Box #2: Language Policy & Literacy

Photographs from Box #2

Literacy, language use, and access to education significantly impact the lives of the Senegalese women. (Fatou Sow, June 26, 2003 , personal communication). There is a 67% illiteracy for French and national languages among women, largely due to the history of non-compulsory education. When individuals did go to school it was primarily the male children. The female children were at home helping their mothers.

In 1992, the government created a ministry of adult education and literacy teaching with the goals of decreasing the disparities of gender and geography (i.e., rural vs. city) in literacy. Although the World Bank gave money for these national language literacy projects (13 million), due to structural adjustment, the World Bank has demanded that cuts be made in the formal schooling system for children.

This woman in Thies is proudly shows the texts that she is learning to read.

These children are part of a daara, a Qu'ranic school located in their village. There, these children learn to read and write the Qu'ranic text. As we walked by the daara, the young boys and girls were singing - I suspect, the words that they were reading in the Qu'ran.

Many of the national language literacy projects used a whole language approach to reading. The teacher/facilitator would engage the class in a discussion about a familiar topic, i.e., malaria, commerce. Then the facilitator would use a sentence that emerged from the discussion as an example for reading, sound letter recognition, understanding syllables, and vocabulary. For example, during a discussion of malaria, one woman stated that you get malaria from mosquitoes.

" Malaria comes from mosquitoes " was written on the board. Then the facilitator helped the class (1) identify separate words in the sentence, (2) counted the words, (3) selected one word (e.g., malaria), and then (4) counted the syllables in that word, (5) identified the structure of each syllable (morphology), (6) made other syllables with the first sound (i.e., m) and other vowels.

This is the Mariama Niasse Daara (Islamic School), which has students ranging from preprimary grades through secondary grades. The medium of instruction is Wolof (for preprimary grades), Arabic, French, and English. Children learn and use all of these languages. Although the secular curriculum of the schools is used in this particular daara, students also receive religious instruction.

The founder of this school, Miriama Niasse is the grand daughter of a holy man who fought in the religious wars during the 19 th century. She was a pioneer in women's education, as she was one of the first women in the leadership of the brotherhoods (i.e., religious community).

Ten to 15 years ago, there were Senegalese migrants killed in Mauritania and Mauritanian migrants killed in Senegal as retaliation. Healing the wounds and suspicions has taken a long time, but now the Senegalese and Mauritanian children go to school together in harmony.

Women's Literacy group in the village of Samba Kuta . Here the women are participating in a math lesson using, what I would call a whole language approach.

Specifically, the teacher engaged the women in a conversation about their trade (e.g., selling fruit, or materials), and then they learned how to complete an expense record using their own business as an example.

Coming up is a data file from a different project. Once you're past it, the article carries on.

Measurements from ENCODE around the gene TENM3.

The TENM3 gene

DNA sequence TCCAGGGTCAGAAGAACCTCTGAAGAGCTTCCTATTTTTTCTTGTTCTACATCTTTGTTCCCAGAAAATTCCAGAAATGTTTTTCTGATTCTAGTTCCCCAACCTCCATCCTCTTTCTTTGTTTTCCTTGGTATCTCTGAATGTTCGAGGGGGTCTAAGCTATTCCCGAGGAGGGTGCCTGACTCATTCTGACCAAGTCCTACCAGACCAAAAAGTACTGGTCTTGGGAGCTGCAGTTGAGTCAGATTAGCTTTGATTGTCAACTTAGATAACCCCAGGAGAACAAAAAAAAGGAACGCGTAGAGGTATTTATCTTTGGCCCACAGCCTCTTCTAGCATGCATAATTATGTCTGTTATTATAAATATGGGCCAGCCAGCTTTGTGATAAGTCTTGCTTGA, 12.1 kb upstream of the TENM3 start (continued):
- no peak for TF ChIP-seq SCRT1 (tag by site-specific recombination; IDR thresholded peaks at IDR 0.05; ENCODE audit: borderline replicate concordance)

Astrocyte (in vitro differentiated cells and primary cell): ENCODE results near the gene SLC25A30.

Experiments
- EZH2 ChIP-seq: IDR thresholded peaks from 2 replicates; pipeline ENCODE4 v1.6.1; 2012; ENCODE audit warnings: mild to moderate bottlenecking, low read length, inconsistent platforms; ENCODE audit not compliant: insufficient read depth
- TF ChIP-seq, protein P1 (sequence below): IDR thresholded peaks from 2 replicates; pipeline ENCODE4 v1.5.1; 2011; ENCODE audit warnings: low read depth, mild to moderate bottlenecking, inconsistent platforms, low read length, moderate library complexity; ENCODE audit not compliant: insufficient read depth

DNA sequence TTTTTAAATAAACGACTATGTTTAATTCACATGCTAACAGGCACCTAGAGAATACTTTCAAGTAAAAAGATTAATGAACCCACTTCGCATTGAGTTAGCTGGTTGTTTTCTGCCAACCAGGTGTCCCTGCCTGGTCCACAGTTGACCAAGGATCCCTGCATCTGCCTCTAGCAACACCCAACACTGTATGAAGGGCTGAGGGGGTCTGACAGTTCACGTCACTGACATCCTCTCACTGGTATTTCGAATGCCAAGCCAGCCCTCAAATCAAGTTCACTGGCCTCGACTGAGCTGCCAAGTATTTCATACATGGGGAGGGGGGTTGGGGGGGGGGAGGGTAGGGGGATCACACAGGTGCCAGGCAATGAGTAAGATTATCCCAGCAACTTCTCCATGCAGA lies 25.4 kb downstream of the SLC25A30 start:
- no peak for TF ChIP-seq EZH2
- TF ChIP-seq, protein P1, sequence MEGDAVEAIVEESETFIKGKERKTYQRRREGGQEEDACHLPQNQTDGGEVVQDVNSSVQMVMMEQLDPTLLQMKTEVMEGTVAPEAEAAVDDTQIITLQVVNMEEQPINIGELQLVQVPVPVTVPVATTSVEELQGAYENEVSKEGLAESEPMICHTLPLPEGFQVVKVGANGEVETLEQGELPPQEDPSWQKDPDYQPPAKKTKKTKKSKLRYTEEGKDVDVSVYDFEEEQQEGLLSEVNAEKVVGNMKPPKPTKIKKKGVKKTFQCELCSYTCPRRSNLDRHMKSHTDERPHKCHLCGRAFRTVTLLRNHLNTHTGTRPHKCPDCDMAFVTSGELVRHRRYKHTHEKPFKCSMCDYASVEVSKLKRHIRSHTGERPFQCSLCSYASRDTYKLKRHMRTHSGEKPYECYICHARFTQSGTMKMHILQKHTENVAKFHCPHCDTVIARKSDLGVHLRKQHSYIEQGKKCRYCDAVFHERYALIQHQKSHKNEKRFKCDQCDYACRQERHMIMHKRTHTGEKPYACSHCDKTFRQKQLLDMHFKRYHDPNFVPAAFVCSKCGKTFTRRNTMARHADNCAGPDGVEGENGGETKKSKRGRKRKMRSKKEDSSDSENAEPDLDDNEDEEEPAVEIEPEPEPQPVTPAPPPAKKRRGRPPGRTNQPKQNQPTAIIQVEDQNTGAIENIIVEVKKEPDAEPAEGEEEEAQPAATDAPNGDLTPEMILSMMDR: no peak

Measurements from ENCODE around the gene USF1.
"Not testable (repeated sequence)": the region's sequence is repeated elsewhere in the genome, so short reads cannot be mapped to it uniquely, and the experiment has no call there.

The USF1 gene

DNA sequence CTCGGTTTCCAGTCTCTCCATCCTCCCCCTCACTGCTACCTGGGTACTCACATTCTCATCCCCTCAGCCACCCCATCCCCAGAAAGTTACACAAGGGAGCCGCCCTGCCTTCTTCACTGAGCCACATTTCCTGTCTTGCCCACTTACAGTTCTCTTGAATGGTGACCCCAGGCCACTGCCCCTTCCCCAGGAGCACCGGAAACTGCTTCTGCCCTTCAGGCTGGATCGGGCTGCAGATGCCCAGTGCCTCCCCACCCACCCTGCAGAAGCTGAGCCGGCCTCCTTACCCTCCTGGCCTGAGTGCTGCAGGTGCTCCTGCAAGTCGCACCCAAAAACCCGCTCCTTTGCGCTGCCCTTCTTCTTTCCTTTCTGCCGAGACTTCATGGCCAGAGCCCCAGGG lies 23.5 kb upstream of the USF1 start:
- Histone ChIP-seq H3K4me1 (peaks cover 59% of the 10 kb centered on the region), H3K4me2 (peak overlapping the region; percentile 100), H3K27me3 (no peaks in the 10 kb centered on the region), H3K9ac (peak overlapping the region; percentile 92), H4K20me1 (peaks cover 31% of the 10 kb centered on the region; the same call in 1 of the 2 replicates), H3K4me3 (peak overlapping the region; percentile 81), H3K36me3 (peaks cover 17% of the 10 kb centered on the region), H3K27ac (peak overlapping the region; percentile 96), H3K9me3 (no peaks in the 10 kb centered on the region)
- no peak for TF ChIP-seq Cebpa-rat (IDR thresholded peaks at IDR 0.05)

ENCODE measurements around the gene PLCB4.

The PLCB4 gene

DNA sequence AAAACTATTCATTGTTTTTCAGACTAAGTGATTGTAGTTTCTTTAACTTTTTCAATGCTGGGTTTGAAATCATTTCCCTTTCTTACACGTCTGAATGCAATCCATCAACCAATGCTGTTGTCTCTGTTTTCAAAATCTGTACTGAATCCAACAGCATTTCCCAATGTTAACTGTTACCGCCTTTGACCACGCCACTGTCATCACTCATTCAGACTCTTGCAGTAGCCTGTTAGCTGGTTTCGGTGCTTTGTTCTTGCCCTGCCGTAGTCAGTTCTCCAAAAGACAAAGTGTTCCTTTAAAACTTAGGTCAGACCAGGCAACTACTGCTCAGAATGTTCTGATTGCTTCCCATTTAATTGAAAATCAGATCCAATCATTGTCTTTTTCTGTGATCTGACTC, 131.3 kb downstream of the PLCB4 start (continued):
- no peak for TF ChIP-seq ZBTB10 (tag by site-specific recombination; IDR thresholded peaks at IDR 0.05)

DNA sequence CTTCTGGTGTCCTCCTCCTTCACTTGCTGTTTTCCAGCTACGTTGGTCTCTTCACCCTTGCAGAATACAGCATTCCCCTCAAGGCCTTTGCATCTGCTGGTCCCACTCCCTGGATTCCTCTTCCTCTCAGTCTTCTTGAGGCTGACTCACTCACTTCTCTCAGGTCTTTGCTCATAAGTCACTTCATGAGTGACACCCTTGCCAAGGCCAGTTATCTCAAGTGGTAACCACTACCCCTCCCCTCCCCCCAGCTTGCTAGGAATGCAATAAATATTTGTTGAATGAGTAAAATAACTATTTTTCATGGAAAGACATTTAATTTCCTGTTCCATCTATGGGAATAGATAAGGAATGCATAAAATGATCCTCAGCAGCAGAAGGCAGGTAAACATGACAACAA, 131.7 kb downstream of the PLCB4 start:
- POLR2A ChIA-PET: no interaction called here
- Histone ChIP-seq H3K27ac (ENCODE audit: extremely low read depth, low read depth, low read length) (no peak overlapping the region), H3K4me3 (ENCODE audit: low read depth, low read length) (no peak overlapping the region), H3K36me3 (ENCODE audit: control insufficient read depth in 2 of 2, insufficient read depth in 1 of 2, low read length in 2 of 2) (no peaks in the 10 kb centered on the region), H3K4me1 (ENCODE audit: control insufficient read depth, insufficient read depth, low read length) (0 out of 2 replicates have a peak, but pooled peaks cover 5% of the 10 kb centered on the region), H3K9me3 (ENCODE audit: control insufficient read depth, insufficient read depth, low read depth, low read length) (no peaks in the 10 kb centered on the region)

After becoming literate in their national language, the women of Samba Kuta wrote the history of their village. Pictured here is Lamine Kane, our cultural guide, holding up the history book of the village.

One of the consequences of globalization is increased migration. High school students are being prepared to go abroad by studying various languages.

The de jure language policy in Senegal is that French is the official language; however, everywhere we went we realized that the de facto language policy is different. All languages, national languages (Wolof, Sér è r, Pulaar [Fulani/Fulbe], Soninké, Mandinké, and Diolla [Jollah]), Arabic, French, Italian, Spanish, English, and others were spoken. These various languages were even represented in the graveyard.

The village of Samba Kuta established its own library.

During the 15th century, the arrival of the Europeans in Senegal inserted extreme violence into the existence of the Senegalese populace. Islam was used then in response to slavery and oppression. Four Muslim Brotherhoods exist in Senegal . All founders of the brotherhoods were boran in the 1850s - they were teenagers when colonialism was at its highest - they lived in violence. They did not fight oppression with weapons so they created an alternative for resistance.
  1. Q'adiriya started in Iraq . It is the oldest and the smallest brotherhood (Founder was Abdul Qadir Jelani).
  2. Lahiniyya was initiated by Limdimon Thiow (he changed his last name from Laye) who was a fisherman in S enegal , and is the newest brotherhood.
  3. Amadou Bamba, from Senegal, initiated the Muridiyya. Their capital is in Touba.
  4. Tidjaniyya is from Morocco and was initiated by Cheikh Amhad al Tijdjanni, but brought to West Africa by El Hadj Oumar Tall. This brotherhood has an emphasis on literacy and education. This picture shows Lamine Kane (from Senegal ), Santiago (project director), and three brothers from the Tidjaniyya Brotherhood In Kaolack , Senegal , walking on the road between the school and hospital run by this brotherhood.
What does it mean to be literate? If a person is able to read and write a language for religious purposes, is he or she literate? In Senegal , some very young children are first exposed to writing by learning to read and write religious text on Q'uranic writing boards. Bamboo sticks are carved into writing implements, and the wooden boards are used as the canvass from early writing.